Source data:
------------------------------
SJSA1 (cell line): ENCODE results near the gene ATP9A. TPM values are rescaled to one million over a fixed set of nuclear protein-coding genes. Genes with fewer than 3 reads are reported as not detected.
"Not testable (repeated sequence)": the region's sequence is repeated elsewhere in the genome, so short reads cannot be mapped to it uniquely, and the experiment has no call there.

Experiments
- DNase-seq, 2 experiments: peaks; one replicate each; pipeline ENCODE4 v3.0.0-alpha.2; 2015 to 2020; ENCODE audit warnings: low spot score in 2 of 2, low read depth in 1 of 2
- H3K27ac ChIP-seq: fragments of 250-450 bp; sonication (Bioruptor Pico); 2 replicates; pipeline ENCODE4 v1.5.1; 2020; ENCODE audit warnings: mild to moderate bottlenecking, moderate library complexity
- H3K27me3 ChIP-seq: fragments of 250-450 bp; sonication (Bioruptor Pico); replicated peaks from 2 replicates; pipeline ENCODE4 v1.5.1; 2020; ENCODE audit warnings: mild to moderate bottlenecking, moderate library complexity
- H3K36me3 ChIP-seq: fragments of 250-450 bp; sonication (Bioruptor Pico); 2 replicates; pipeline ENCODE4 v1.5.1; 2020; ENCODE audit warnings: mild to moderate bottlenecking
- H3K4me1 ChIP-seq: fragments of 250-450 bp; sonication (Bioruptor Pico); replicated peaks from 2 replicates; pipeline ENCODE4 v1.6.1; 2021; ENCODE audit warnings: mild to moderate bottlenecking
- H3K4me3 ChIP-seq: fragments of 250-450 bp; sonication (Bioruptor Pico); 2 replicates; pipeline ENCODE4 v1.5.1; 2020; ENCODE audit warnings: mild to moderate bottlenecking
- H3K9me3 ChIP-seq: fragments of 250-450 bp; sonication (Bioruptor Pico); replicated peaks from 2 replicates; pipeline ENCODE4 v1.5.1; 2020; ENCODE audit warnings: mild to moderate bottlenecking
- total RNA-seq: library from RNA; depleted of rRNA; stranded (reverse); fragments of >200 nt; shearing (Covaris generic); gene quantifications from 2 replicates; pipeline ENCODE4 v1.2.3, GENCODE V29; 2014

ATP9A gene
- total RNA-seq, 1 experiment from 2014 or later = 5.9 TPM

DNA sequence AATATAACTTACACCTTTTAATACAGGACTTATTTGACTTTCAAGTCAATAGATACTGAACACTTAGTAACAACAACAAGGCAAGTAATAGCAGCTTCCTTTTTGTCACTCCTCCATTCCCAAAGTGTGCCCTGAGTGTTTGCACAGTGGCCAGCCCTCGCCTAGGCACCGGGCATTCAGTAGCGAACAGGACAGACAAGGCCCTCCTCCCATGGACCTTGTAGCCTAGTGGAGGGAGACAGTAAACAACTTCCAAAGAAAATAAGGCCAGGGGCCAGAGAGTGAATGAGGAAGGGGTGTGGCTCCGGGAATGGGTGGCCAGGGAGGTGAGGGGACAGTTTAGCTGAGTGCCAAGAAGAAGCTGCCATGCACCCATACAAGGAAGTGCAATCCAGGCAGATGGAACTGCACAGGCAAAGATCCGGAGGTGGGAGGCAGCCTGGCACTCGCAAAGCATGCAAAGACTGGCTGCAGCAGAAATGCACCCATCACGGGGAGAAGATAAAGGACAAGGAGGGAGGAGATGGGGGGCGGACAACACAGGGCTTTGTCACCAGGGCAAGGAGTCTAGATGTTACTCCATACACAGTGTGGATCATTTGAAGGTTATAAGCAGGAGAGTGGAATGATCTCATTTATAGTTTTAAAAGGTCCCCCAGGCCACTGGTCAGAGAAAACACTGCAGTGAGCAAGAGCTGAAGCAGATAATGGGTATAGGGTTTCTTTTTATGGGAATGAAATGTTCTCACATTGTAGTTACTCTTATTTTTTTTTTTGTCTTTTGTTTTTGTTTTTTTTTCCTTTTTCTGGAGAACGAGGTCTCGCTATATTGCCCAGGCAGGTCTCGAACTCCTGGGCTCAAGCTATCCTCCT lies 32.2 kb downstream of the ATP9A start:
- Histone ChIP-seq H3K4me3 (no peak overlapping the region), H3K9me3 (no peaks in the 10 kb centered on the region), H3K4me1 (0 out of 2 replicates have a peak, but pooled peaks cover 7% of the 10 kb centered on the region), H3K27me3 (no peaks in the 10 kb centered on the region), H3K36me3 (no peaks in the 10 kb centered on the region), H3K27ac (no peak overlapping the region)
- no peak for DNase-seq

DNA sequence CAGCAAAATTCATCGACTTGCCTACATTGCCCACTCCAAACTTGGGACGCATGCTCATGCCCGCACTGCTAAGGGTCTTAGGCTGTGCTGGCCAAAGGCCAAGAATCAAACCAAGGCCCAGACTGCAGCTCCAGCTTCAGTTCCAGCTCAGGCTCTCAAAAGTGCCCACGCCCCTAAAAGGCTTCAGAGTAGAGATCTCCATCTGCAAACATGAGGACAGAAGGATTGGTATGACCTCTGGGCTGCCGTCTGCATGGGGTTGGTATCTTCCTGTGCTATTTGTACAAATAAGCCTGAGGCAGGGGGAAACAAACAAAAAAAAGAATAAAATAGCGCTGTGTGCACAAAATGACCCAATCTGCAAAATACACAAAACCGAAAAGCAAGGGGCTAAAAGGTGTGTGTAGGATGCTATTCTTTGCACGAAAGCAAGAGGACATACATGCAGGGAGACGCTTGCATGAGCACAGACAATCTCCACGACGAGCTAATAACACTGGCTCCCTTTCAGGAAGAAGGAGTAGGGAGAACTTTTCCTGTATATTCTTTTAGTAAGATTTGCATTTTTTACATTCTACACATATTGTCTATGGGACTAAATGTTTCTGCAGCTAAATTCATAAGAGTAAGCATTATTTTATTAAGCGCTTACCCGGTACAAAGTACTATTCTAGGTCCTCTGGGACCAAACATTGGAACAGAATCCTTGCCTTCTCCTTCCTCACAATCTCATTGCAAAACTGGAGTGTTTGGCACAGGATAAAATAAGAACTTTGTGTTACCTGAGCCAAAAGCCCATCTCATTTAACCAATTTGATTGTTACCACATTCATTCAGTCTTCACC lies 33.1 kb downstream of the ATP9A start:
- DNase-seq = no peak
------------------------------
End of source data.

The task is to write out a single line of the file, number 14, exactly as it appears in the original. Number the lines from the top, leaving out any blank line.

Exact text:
DNA sequence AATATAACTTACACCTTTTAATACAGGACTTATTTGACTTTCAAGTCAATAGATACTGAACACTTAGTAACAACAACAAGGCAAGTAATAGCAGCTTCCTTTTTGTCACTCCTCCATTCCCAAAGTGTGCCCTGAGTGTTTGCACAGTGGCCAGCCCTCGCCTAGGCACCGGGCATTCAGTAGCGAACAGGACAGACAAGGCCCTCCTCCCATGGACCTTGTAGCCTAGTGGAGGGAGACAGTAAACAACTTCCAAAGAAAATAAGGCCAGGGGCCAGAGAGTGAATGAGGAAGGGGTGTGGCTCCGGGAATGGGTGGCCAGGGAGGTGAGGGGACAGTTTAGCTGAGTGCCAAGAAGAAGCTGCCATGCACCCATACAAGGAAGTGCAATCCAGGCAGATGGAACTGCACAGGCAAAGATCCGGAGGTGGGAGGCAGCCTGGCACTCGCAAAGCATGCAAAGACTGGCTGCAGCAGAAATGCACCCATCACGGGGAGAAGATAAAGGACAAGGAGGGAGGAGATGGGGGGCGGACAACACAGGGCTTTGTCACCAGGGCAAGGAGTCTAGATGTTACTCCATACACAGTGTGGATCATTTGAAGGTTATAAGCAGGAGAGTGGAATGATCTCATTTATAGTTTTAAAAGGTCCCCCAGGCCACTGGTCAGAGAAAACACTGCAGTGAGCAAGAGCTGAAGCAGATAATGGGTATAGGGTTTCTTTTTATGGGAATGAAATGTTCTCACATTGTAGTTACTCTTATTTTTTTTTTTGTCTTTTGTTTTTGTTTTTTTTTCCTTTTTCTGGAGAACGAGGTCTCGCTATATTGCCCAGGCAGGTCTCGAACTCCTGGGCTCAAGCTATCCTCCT lies 32.2 kb downstream of the ATP9A start: